I wanted to touch on this subject because something I get asked a lot is how I afford to travel. People often assume I’m rich, have a trust fund, a benefactor funding my travels, unlimited time off of work, or some other thing that they don’t have. I’ve touched on this subject before, of course, but I thought it was worth revisiting the topic because it’s still something I get asked a lot. I think there’s a perception out there that people who travel a lot are either wealthy or are completely ignoring responsibility and not preparing for the future. While both of those kinds of travelers do exist, I wanted to talk about the fact that you really can be financially responsible, not wealthy, and still live the travel life.
It’s all about priorities.
Travel is a priority in my life and I make sacrifices in order to make it happen. I drive an economical, pre-owned vehicle. I also happen to love my car (Kia Soul, whooo!) but that’s beside the point. The point is that if I wanted to stretch my budget, I could have afforded some lease or car payment for a fancy schmancy vehicle. I could have been rolling around in a BMW if I really wanted to, but it seems wasteful to me because I have a perfectly good Kia Soul and I can use all that money I saved from not getting a BMW on travel.
Let’s talk about another aspect of life though….shopping. People love to shop, and they do it almost mindlessly at times. Heading to the store on the weekends and picking up a few shirts, some shoes, or some pants is commonplace for many people. Me? I wear my clothes until they fall apart and I only replace things when needed. I have a fairly simple wardrobe that I mix and match for all occasions. If I have a special event, I don’t buy something new for it. Instead, I just wear something I already own. How many ladies buy a new dress for the company Chrismtas party or whatever? Why do that when I’ve got a perfectly good LBD hanging in the closet already that I can wear? All that money I save goes straight into the travel savings.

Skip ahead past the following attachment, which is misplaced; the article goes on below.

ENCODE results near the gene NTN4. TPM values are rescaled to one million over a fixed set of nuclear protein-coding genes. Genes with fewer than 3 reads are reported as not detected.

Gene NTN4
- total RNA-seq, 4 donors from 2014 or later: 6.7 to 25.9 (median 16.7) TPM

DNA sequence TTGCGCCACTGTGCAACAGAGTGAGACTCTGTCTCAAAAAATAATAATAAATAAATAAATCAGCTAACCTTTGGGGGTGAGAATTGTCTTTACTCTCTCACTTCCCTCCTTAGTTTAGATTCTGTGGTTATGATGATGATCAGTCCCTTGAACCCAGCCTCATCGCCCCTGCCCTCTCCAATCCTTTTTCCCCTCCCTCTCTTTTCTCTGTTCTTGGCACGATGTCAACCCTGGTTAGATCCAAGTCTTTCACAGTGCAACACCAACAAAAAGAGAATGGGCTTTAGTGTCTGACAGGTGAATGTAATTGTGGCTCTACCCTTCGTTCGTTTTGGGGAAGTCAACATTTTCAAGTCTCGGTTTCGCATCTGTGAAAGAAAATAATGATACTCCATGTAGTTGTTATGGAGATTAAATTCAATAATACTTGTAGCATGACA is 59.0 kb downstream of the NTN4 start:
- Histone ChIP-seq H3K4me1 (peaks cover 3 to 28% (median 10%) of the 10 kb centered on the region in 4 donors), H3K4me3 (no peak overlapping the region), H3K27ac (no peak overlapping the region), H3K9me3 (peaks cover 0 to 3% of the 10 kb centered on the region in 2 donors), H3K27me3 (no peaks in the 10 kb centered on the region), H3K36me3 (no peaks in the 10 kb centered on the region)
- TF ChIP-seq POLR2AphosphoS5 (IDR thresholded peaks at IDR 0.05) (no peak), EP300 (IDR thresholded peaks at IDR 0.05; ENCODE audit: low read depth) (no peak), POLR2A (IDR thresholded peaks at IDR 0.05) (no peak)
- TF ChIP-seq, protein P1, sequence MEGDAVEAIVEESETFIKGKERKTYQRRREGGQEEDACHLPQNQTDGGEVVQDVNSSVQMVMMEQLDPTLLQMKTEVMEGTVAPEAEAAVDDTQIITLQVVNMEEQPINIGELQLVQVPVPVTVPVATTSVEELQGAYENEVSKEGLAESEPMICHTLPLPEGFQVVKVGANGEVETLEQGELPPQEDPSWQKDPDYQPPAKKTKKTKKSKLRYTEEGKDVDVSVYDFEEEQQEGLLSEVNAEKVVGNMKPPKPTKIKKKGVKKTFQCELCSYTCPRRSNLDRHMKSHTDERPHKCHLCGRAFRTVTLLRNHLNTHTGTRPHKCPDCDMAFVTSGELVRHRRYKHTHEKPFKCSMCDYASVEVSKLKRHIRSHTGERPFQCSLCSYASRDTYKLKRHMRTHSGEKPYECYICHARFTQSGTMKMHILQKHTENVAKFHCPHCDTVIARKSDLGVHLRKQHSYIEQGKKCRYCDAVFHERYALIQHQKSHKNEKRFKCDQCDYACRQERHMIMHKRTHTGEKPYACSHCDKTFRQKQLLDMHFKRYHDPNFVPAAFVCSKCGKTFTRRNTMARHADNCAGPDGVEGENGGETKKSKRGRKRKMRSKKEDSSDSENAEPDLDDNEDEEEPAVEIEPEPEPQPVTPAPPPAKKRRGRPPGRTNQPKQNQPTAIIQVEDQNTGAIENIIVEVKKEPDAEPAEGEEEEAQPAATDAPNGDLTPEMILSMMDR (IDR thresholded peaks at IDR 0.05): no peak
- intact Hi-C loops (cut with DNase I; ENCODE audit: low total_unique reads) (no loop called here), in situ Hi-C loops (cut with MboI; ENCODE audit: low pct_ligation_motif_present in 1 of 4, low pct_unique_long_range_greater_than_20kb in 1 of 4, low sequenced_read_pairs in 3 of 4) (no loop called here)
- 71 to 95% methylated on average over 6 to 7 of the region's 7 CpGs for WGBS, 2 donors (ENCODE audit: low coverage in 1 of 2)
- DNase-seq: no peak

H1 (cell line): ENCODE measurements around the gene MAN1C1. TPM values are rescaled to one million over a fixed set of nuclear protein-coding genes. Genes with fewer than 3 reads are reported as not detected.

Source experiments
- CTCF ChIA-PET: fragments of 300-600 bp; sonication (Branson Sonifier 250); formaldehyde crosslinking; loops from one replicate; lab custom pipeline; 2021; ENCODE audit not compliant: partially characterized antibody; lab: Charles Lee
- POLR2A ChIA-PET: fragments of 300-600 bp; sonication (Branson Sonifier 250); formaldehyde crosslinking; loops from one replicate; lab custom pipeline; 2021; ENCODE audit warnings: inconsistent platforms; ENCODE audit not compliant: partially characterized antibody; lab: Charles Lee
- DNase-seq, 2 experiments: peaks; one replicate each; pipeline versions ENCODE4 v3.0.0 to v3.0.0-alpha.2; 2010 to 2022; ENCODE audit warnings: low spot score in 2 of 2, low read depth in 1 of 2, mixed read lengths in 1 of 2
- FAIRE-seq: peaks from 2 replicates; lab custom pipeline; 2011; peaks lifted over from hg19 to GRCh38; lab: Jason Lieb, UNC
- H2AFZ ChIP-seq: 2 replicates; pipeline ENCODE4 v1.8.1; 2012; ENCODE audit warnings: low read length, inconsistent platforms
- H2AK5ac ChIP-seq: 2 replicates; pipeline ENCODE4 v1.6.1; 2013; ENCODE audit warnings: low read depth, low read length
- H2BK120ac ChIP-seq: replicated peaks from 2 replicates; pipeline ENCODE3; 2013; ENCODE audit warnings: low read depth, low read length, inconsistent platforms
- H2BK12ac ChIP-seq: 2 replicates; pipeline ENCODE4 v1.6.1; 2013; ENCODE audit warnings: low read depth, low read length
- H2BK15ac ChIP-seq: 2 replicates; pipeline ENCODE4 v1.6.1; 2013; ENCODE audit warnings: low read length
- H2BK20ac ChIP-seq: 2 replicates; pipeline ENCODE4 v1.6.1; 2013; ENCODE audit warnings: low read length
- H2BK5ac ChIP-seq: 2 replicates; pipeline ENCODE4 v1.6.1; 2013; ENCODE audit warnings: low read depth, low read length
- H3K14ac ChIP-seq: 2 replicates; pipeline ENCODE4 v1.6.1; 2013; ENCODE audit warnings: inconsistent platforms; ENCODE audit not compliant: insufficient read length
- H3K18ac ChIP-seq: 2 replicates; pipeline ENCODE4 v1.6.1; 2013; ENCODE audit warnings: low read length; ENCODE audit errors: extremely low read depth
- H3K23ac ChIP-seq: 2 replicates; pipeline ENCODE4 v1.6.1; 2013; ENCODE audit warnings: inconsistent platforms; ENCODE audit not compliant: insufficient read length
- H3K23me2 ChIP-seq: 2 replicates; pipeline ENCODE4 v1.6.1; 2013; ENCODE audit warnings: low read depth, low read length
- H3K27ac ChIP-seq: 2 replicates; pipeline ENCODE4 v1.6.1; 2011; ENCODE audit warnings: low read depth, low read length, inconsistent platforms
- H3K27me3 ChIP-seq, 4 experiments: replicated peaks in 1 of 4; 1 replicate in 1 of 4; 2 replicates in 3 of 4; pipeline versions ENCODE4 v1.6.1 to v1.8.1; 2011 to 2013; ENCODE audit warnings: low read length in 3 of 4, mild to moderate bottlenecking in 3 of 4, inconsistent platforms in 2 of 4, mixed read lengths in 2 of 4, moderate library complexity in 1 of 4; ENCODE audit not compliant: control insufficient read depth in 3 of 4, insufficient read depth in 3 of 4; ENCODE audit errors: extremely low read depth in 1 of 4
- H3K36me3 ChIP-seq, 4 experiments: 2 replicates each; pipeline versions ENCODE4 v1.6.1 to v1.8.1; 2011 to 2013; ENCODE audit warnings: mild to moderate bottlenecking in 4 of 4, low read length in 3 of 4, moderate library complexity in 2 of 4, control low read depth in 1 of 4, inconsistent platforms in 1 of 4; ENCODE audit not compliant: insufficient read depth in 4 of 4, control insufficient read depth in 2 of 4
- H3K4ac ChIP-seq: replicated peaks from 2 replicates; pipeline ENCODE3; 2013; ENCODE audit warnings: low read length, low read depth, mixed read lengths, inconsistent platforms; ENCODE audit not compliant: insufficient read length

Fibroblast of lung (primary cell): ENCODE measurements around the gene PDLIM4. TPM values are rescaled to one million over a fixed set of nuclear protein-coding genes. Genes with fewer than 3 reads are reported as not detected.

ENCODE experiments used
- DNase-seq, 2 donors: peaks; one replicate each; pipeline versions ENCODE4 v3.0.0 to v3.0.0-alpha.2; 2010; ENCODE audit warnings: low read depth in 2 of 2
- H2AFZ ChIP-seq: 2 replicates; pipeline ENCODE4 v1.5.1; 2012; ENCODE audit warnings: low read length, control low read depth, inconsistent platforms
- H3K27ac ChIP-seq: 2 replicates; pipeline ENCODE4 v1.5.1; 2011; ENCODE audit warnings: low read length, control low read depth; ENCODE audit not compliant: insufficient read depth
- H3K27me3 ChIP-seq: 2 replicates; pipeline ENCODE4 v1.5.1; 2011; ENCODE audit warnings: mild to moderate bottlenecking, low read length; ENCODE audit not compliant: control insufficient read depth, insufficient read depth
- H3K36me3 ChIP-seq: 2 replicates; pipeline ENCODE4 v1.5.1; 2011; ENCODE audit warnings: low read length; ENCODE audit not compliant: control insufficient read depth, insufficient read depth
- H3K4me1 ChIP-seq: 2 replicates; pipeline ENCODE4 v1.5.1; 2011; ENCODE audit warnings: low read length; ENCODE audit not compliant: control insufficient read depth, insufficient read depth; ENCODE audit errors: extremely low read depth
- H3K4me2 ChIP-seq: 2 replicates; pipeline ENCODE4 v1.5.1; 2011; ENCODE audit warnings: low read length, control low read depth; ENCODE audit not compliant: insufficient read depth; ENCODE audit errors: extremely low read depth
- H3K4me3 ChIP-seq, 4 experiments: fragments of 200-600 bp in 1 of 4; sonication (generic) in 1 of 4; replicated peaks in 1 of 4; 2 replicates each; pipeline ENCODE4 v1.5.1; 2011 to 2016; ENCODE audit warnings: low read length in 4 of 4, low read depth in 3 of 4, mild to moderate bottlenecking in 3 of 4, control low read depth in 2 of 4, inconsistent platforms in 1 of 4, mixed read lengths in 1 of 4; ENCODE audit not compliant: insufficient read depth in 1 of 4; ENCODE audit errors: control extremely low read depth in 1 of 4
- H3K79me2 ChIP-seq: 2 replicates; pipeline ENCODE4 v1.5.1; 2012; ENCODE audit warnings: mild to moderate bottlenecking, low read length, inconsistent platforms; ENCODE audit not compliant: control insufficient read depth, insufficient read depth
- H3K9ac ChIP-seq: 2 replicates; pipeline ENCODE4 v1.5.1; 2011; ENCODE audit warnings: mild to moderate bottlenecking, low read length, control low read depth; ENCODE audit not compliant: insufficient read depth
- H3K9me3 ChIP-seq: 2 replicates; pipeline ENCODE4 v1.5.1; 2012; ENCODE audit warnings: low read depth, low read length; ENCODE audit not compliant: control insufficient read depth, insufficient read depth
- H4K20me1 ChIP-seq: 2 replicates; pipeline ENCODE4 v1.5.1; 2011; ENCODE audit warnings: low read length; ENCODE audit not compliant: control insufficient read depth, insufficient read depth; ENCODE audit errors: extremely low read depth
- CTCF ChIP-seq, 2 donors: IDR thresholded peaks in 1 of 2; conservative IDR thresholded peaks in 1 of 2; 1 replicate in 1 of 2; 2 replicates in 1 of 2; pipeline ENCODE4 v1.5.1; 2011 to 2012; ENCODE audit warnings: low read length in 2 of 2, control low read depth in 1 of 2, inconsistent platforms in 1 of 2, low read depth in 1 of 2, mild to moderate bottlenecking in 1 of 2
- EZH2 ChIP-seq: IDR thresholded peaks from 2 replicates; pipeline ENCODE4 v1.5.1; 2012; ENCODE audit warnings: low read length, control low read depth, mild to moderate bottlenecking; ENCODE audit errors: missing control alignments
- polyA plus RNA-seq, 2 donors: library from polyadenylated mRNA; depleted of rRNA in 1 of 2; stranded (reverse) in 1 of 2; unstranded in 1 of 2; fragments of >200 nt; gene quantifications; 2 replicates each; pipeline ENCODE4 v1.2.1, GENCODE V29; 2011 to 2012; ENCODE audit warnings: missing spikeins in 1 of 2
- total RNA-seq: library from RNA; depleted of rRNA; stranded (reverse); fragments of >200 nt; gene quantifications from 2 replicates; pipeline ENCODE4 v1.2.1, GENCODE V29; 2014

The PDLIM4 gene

Dining out…I’ll admit, I do love restaurants. However, I try to keep my dining out in check and limit it only to once or twice a week at the most. The money I save from that? You guessed it…it goes into the travel savings.
You get the point. Everybody is different, but for most of us, we have areas in our lives where we may be spending more money than is absolutely necessary on life’s luxuries. That’s ok, of course, and I would never tell somebody who is all about having a nice car that they should cut that out of their life, but it does help to point out that I am able to travel so much because the thing that I prioritize in my own life is travel. For you, it may be different, but you just have to look at your own life and your own priorities and decide which one is best for you.
On matters of work…